The Detroit Airlift
This hard-working band of pilots and fleet of weary airplanes keep the U.S. auto industry rolling along.
- By Mark Huber
- Air & Space magazine, July 2001
(Page 3 of 5)
Sending a Falcon 20 into the night can cost up to $5 per statute mile, but the costs of shutting down an automobile assembly line (the specifics of which auto executives will not discuss) make this look like a bargain. Marty Goldman of Active Aero has seen his airplanes met by helicopters that fly the parts directly to the stricken plant in a scenario that seems more like medevac than air freight. Describing his company’s mission in supporting the automotive plants, Rick Zantop chooses words you would expect to hear from a paramedic: “You have to get them the parts before it happens, before the patient dies.”
At 2:25 on a rainy Monday afternoon, 10 minutes after Active Aero gets another “total emergency” call, USA Jet pilot Terry Wilmott’s home phone rings. At 2:45 Wilmott is met in Active Aero’s operation center by first officer James Gosslin, who recently joined the company after 21 years in the military, 10 of them, some 3,100 hours, flying AH-1 Cobra helicopter gunships and C-12 King Air turboprops. Wilmott, with 6,700 hours of total time, ascended the ranks as a civilian, first as a flight instructor, then as a corporate pilot. He has served as a Falcon 20 captain for a little over a year and is getting ready to transition to DC-9s. The two men have never flown together before. This is not an uncommon situation at USA Jet, which will employ more than 140 pilots by year’s end. “In the old days,” says Wilmott, referring to the 1980s, “there were ten different ways to fly the airplane.” Thanks to standardized training, “now there is just one.” This allows Wilmott to fly with Gosslin, a total stranger, with confidence.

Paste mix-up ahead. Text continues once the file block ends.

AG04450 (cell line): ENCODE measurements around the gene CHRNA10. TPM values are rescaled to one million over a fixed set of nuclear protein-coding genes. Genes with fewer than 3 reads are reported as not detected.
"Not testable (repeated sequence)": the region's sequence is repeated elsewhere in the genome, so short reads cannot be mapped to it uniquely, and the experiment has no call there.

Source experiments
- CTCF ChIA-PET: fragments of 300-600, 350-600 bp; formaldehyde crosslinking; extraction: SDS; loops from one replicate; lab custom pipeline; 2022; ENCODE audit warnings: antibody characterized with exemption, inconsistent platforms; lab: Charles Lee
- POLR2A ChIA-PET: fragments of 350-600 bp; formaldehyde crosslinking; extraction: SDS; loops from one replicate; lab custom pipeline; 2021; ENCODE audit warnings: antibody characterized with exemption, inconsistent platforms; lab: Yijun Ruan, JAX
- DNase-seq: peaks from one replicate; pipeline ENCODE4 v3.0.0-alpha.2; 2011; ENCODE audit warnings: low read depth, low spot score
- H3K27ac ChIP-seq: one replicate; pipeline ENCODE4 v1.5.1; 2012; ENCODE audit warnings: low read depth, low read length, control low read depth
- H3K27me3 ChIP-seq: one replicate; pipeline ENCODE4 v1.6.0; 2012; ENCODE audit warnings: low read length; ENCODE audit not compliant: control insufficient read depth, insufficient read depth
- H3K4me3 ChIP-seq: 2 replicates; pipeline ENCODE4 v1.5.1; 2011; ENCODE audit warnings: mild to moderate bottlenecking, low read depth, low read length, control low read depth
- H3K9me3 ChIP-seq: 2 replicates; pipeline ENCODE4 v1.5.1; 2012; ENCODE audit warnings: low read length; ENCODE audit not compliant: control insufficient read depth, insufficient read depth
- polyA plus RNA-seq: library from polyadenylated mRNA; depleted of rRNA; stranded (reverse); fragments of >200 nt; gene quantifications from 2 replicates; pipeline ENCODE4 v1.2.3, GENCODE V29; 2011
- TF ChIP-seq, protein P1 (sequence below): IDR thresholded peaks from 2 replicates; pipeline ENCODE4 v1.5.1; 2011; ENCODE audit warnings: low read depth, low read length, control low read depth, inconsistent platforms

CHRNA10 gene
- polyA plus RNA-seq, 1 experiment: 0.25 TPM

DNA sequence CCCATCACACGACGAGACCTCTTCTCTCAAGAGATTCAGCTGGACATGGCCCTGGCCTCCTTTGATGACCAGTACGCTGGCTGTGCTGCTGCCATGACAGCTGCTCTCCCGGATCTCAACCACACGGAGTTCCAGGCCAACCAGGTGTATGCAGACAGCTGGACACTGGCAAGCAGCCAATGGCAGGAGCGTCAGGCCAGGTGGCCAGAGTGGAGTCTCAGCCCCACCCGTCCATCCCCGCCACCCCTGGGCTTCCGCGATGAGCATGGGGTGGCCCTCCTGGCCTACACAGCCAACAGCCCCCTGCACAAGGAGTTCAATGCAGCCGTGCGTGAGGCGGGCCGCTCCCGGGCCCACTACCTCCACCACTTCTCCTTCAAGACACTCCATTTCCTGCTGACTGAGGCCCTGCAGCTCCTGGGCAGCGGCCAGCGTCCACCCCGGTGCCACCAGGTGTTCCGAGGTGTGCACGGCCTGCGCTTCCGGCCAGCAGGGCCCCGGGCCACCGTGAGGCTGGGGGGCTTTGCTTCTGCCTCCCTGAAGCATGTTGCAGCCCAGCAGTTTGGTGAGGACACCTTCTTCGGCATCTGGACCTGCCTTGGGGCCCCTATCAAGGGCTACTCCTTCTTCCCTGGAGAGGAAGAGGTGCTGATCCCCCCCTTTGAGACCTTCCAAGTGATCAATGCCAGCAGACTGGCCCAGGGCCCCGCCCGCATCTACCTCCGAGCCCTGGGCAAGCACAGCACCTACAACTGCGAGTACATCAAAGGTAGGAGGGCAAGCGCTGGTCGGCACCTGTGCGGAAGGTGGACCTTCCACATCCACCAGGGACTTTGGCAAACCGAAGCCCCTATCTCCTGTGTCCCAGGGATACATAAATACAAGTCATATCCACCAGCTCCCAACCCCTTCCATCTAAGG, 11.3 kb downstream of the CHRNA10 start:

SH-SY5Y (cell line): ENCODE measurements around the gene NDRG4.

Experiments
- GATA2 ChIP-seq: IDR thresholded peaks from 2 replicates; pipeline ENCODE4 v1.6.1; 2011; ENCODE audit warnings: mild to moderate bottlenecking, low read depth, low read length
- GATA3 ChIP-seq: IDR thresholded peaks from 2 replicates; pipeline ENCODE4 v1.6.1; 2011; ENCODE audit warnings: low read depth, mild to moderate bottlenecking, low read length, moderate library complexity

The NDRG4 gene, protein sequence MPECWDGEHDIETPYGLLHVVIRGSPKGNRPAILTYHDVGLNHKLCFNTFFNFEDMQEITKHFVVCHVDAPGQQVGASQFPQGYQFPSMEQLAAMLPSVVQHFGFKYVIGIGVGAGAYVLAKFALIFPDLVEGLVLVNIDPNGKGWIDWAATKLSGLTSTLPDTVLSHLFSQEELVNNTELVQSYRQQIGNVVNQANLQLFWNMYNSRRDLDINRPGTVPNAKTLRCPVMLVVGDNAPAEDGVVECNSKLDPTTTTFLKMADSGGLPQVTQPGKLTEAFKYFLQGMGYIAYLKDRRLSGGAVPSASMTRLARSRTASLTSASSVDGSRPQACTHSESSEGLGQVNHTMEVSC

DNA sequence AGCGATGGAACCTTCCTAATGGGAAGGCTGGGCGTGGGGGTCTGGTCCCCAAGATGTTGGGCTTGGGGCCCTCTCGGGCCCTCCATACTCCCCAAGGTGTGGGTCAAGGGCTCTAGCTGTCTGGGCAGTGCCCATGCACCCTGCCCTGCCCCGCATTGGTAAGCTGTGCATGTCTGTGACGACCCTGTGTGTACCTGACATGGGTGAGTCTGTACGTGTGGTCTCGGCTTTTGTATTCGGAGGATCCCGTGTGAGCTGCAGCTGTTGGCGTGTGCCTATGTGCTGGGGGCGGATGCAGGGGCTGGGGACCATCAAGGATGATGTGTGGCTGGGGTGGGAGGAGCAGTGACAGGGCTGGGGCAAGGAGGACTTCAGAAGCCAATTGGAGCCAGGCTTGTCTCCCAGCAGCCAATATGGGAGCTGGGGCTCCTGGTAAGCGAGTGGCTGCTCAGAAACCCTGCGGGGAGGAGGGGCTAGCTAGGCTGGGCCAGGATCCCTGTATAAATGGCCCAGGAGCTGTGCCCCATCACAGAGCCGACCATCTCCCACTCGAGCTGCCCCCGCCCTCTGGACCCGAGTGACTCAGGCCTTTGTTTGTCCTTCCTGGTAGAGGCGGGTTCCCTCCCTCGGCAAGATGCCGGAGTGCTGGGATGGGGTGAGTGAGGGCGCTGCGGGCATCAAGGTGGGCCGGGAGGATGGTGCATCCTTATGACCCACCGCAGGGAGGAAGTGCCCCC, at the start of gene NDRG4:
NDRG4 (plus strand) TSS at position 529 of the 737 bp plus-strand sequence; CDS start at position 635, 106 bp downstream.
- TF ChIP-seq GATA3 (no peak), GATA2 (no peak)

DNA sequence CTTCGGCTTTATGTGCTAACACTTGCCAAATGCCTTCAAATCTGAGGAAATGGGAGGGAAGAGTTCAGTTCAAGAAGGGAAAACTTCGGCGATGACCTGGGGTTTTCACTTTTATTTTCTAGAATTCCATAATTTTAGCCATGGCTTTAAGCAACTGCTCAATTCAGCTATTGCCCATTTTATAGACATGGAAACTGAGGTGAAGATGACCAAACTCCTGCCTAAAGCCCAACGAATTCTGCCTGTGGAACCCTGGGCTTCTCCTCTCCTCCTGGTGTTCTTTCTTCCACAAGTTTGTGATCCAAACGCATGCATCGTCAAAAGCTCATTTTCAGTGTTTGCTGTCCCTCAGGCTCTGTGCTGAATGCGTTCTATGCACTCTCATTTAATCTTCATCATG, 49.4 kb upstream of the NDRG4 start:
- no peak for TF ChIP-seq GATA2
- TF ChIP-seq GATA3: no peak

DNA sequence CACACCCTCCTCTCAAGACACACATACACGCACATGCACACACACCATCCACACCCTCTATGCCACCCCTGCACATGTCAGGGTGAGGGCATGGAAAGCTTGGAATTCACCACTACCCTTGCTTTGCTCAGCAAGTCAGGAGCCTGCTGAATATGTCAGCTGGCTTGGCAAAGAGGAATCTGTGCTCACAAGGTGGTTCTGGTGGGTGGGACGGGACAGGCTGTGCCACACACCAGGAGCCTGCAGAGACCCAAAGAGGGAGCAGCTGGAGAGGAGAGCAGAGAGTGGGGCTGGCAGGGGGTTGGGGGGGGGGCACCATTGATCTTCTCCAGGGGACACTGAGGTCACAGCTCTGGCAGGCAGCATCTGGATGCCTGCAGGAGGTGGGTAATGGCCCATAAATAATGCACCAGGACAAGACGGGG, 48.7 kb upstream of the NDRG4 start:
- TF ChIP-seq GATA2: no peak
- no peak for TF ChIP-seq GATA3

The pilots are briefed on their mission: Fly 220 miles to Indianapolis, pick up several pallets of General Motors power steering pumps, take them 327 miles north to London, Ontario, then fly a 126-mile leg home. On paper, it’s an easy trip. Weather, however, doesn’t respect paper. Wilmott heads for a waiting Falcon 20 with his rollaway suitcase and notebook portfolio. An ominous red sticker has been plastered to the portfolio’s cover: “Shipment Contains Human Remains, Handle With Care” (freight dog humor). Wilmott completes the preflight in the rain, clutching a windblown umbrella with more than a few exposed spokes.
The crew is buckled in by 3:17 and the Falcon’s 74-inch-wide cargo door is lowered into place. It does not seal tightly; daylight comes in around the edges, and the aircraft’s pressurization system will be working overtime to make up for the leakiness.
Wilmott hits the igniters, lets the engines run, and checks the air brakes. USA Jet no. 816 taxis out to five miles visibility in mist on Runway 5 Right. (At 7,526 feet, it is the longest of Willow Run’s five runways.) By the time 816 gets to Indy, there will be an excellent chance of thunderstorms there.
At 3:27 Wilmott advances the throttles as Gosslin reads the takeoff speeds. Wilmott rotates at 154 mph, lifts off, and quickly enters the base of an overcast at 10,000 feet. Just as soon as the cruise checklist is done, it is time to head down again, into Indianapolis Center’s airspace.
Things happen very fast in the Falcon; it is definitely a two-man airplane. The instrument panel is old and crowded but very functional. “The Falcon 20 is a very strong airplane,” says Rick Zantop, “It’s a small airplane, but it’s not a toy.” Cargo-configured 20s can fetch $1.5 million to $2 million, and those who operate them at Willow Run, primarily Reliant and USA Jet, run them hard, about 1,100 hours per year per airplane. With 5,700 pounds of freight in the back, a 20 can fly for an average of 1.5 hours with fuel reserves at about 450 mph. Most loads, however, weigh far less.
Rick Zantop was one of the first operators to see the value of Falcon 20s as on-demand cargo haulers after FedEx moved to larger aircraft for its overnight package service. Along with DC-9s, he calls them the backbone of the auto industry’s airlift. Today they are operated in quantity not only by Reliant and USA Jet but also by Toledo-based Grand Aire and Dallas’ Ameristar. Several other operators have two or three each.